You can’t go back. It’s one of those absolutes. Once Pandora’s Box is open, it’s open. We can turn our memory back to people and places, emotions and events, cherishing or condemning what was, but what is happening now, at this moment, is the only game in town. Being present in the moment takes a lot of moxie.
Perhaps that’s why reality is so elusive. We all exist in the bubble of our cultural experience, our choices and connections, despite what’s going on in the larger platform. Unless something intrudes, that is, making the political personal. At this moment, with (seemingly) sudden awareness that the political has the ability to impact our little bubble, reality is rearing its ugly head.
Here’s hoping that your personal reality offered plenty of positive attributes this Equinox/Easter week, because unfortunately, everywhere we look political reality appears to be a bar brawl. Most of us think that’s because government has failed us, but my perspective includes watching people attempt to impose what was, upon what is.
There’s a lot of that going around, so if we’re all about deciding what no longer works, we’re going to have to look at establishment politics: neoliberalism gone toxic and unresponsive to the needs of the people. The fireworks defining our primary campaign mostly miss that larger point, except that the outliers are creating a way to assess those differences, so bless them (even You Know Who).
We’re essentially down to Cruz and Trump, with Donald having offended 49 percent of Republican women voters, but with Cruz dancing tippy-toed on scandal that may hamper him as well. Hillary has gone downright presidential, counting up all her super delegates and moving to the right with a big stick AND loud voice, while Bernie continues to be Bernie. He’s had a lot of practice. Not much has changed with Bernie in decades.
Jimmy Kimmel nailed the differences between Cruz and Trump this week with a faux-ad, and I don’t know who they got to mimic Romney’s voice but he’s spot on. Bless the comics, they’re on the job.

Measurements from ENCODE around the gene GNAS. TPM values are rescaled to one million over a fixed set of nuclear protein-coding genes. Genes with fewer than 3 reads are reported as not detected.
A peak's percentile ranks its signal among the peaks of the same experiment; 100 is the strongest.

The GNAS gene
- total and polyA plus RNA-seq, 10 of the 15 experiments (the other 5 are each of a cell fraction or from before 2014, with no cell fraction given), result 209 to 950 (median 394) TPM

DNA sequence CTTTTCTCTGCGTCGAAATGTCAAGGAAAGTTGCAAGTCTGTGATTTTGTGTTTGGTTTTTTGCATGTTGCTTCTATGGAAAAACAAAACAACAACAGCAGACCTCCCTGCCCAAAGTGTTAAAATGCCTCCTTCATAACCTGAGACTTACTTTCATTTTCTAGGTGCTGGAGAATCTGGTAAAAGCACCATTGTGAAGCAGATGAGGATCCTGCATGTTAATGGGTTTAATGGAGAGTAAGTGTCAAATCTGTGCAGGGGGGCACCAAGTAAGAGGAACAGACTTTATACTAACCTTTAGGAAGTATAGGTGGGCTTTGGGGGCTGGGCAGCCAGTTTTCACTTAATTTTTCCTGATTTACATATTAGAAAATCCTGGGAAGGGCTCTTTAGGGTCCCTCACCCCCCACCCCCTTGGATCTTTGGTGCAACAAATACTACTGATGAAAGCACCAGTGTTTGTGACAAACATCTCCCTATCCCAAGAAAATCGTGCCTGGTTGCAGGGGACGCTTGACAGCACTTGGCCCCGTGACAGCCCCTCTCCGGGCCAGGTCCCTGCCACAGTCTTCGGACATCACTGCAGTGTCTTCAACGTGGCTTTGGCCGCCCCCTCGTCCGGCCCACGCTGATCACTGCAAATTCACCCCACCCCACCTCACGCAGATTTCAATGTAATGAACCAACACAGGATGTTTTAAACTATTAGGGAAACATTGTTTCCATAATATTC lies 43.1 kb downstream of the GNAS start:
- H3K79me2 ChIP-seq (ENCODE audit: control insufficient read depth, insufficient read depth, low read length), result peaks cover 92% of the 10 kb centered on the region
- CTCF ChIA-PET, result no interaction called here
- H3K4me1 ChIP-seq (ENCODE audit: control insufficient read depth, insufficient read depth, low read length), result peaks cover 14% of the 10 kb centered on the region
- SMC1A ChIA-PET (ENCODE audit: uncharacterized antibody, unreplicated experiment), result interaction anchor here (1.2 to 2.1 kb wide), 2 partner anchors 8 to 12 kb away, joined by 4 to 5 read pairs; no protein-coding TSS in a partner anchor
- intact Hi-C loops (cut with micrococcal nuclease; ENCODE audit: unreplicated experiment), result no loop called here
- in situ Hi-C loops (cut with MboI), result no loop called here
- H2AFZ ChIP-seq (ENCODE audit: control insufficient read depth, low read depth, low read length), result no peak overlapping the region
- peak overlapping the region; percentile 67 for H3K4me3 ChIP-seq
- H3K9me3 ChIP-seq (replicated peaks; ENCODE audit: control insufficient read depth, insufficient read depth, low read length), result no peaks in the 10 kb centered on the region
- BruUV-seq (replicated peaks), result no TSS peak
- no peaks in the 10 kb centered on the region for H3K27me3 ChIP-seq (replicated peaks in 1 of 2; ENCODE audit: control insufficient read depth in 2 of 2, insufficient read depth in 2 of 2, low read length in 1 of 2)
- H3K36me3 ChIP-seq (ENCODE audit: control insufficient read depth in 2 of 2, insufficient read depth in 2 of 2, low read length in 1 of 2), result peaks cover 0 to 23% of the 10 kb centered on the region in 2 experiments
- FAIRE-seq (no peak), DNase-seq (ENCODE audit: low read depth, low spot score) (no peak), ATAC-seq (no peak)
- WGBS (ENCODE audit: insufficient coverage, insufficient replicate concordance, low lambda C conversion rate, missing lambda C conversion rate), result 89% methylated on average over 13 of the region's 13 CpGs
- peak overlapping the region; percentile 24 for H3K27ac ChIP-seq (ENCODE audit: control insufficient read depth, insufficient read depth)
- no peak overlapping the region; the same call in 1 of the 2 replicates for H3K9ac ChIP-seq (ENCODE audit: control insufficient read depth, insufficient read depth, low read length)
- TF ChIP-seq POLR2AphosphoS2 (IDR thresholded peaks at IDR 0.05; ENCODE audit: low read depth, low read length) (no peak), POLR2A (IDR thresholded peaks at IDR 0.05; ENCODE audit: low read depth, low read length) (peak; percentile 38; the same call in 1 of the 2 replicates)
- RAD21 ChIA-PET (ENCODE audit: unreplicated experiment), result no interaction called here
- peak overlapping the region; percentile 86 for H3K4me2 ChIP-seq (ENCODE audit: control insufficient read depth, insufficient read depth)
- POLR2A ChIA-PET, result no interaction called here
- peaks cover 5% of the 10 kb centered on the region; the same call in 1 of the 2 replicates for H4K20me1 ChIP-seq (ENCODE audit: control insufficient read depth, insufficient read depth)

And I’m giving wee Senator Lindsey Graham kudos for being the only Republican I can think of who is painfully honest about his party meltdown, telling The Daily Show’s Trevor Noah he’s thrown his weight behind Ted Cruz, whom he abhors, because ” … he’s not Trump.”
Graham understands Cruz has little chance of winning, but he’s picked Ted’s brand of suicidal poison over Trump’s role as a loaded gun. Watch this really entertaining interview and the pool game afterward, if you missed it. It’s worth your time, just because of the ease with which Graham navigates what he perceives to be “unfriendly territory.” Do note where his jokes fall flat (because he’s not in his own bubble, where everyone understands the context). We so rarely have a chance to mix it up this way any more. I give Lindsey grudging approval for both grace under fire and sense of humor (not to mention skill at pool).
On the left, Sanders won Utah and Idaho on Super Tuesday, and Clinton took Arizona, although there were an enormous amount of disenfranchised voters in Maricopa county, where voters lined up in minority neighborhoods for as long as five hours to vote. Many gave up and went home. Election officials had reduced the polling places by 70 percent — from 200 to 60 — thanks to the Supreme Court decision that turned back federal protections for 16 states with histories of discrimination, Arizona being one. Ultimately, that will benefit conservatives, as illustrated in Phoenix, where 40 percent of voters are minority. In the largest city in Arizona, there was only one polling place for every 21,000 voters.